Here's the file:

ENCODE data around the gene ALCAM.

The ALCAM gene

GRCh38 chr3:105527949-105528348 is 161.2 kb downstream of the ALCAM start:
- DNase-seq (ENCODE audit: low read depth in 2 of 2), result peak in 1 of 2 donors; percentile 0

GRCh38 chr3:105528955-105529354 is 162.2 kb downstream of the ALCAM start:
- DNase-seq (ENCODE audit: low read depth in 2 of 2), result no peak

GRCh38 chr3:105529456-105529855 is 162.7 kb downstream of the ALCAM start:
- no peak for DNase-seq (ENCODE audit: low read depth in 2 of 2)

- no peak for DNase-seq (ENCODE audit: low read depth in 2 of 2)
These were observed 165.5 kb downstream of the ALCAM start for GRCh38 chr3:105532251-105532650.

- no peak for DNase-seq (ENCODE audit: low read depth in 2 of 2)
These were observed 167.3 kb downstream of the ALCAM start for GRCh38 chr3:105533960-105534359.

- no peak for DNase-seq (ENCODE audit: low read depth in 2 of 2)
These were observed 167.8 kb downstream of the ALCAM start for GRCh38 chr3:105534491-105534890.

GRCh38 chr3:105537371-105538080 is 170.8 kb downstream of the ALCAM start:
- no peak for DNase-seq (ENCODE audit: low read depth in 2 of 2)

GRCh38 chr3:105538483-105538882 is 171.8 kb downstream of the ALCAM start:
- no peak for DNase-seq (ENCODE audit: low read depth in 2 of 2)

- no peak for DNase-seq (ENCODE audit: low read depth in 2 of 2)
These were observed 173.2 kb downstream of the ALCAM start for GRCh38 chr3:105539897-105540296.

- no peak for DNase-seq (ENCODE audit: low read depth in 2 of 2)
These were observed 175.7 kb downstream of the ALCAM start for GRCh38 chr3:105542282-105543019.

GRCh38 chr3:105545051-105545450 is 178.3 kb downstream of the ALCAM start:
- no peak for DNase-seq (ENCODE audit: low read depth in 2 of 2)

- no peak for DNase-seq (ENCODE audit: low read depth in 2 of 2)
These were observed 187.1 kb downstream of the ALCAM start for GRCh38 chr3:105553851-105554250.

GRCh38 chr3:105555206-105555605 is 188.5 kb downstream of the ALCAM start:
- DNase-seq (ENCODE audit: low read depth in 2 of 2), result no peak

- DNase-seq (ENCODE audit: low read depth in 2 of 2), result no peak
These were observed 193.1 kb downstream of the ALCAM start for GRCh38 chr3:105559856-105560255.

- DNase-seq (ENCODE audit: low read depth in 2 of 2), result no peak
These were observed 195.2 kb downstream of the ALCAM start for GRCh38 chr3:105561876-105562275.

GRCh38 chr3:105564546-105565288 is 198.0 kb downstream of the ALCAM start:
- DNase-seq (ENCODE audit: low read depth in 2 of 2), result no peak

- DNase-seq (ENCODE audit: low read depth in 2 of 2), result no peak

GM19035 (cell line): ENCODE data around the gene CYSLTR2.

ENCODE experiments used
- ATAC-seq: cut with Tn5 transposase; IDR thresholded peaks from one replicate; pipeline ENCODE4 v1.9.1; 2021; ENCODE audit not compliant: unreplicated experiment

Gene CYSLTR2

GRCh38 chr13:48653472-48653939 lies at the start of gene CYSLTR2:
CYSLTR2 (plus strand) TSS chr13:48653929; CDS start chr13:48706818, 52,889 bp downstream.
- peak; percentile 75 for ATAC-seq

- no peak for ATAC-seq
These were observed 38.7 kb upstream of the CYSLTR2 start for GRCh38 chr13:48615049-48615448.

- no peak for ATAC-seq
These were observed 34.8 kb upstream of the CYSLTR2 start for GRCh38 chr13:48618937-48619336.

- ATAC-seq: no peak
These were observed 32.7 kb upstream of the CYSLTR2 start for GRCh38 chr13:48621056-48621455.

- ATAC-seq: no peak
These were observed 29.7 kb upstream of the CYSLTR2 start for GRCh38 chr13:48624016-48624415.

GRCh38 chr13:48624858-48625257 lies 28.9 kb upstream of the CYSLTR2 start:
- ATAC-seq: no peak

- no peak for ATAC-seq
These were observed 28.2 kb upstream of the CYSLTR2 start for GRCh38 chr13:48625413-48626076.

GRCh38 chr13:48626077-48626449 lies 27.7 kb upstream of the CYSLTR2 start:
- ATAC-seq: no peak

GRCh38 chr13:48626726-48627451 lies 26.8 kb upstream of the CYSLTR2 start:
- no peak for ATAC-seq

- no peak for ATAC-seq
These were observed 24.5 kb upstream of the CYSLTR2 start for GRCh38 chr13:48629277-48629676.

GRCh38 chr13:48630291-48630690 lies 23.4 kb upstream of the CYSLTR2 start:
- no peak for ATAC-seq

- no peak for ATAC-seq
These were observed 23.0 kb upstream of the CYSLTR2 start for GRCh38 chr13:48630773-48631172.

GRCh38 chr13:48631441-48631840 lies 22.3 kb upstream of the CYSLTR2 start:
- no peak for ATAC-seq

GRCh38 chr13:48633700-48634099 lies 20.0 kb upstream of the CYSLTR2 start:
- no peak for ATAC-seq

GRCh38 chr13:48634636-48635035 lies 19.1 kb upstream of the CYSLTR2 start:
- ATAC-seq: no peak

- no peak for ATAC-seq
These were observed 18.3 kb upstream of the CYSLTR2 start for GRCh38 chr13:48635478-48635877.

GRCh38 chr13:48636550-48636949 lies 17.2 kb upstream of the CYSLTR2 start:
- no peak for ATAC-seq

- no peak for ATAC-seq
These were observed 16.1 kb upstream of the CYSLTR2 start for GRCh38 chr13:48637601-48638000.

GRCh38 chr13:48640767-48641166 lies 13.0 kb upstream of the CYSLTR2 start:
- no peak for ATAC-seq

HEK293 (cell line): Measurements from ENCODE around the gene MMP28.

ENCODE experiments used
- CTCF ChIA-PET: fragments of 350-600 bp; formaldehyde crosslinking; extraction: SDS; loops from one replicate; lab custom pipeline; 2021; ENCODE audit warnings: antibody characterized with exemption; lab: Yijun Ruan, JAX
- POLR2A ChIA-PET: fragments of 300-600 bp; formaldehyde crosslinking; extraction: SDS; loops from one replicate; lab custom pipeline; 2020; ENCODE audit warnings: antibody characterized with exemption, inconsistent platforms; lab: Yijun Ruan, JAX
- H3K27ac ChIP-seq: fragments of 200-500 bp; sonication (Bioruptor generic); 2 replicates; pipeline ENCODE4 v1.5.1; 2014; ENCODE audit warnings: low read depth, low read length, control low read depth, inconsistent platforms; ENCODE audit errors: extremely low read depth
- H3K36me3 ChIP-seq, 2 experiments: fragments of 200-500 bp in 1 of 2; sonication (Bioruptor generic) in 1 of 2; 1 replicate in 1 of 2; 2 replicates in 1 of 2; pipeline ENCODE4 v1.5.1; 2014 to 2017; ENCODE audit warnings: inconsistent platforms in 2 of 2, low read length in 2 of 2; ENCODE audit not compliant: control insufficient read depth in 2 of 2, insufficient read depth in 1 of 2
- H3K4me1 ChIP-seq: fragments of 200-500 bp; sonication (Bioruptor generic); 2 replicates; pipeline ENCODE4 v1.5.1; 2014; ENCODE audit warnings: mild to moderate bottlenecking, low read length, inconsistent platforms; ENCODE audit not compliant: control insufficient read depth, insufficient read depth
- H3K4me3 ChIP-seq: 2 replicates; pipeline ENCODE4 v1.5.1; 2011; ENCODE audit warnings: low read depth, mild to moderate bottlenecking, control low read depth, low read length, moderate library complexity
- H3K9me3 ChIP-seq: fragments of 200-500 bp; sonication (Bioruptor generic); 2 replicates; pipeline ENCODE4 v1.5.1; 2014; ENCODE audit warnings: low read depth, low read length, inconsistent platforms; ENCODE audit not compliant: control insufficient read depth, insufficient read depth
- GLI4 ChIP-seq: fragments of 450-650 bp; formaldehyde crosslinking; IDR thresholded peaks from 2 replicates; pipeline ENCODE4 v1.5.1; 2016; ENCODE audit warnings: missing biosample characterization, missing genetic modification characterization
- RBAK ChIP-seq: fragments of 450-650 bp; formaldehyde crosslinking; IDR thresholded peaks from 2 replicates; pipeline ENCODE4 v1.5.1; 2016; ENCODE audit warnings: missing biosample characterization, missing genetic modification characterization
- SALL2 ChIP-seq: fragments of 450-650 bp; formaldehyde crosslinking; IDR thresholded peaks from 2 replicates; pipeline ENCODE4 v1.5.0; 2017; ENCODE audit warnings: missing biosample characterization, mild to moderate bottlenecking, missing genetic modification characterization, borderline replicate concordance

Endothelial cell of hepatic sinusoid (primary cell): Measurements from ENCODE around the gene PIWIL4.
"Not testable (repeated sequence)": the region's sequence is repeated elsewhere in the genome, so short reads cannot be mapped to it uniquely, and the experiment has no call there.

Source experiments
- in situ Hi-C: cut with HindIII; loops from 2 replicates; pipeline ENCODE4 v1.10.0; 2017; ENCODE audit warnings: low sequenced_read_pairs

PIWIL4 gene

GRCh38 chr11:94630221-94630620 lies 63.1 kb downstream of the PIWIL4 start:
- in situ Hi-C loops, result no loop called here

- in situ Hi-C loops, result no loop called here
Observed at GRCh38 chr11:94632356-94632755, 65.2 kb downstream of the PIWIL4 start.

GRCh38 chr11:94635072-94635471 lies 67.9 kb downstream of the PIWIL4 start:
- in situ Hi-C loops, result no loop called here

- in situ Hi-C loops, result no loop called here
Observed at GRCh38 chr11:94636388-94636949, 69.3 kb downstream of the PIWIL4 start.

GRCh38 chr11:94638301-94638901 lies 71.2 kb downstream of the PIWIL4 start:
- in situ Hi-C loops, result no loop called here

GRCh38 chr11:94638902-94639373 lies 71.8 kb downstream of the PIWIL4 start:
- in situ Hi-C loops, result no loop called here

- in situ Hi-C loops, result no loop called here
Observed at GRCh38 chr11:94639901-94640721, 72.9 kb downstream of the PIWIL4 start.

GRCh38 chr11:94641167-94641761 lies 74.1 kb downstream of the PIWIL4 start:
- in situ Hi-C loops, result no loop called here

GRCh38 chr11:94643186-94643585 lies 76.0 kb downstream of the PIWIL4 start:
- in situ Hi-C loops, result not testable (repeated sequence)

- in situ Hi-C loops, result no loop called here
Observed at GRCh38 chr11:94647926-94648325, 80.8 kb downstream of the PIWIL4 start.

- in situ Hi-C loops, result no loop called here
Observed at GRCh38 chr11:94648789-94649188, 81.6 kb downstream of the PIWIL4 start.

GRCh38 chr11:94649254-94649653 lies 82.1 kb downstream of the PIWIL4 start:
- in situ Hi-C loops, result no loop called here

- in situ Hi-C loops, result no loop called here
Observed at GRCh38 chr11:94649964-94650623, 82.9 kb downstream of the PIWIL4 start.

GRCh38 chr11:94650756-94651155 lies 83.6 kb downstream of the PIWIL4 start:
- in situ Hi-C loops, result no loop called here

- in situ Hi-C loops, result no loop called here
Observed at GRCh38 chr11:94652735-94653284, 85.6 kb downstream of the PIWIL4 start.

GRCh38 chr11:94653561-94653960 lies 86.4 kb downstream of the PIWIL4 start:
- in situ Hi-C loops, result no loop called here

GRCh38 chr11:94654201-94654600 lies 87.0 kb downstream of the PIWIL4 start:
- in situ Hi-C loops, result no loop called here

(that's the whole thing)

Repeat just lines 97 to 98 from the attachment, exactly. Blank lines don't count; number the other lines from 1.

- in situ Hi-C loops, result no loop called here

- in situ Hi-C loops, result no loop called here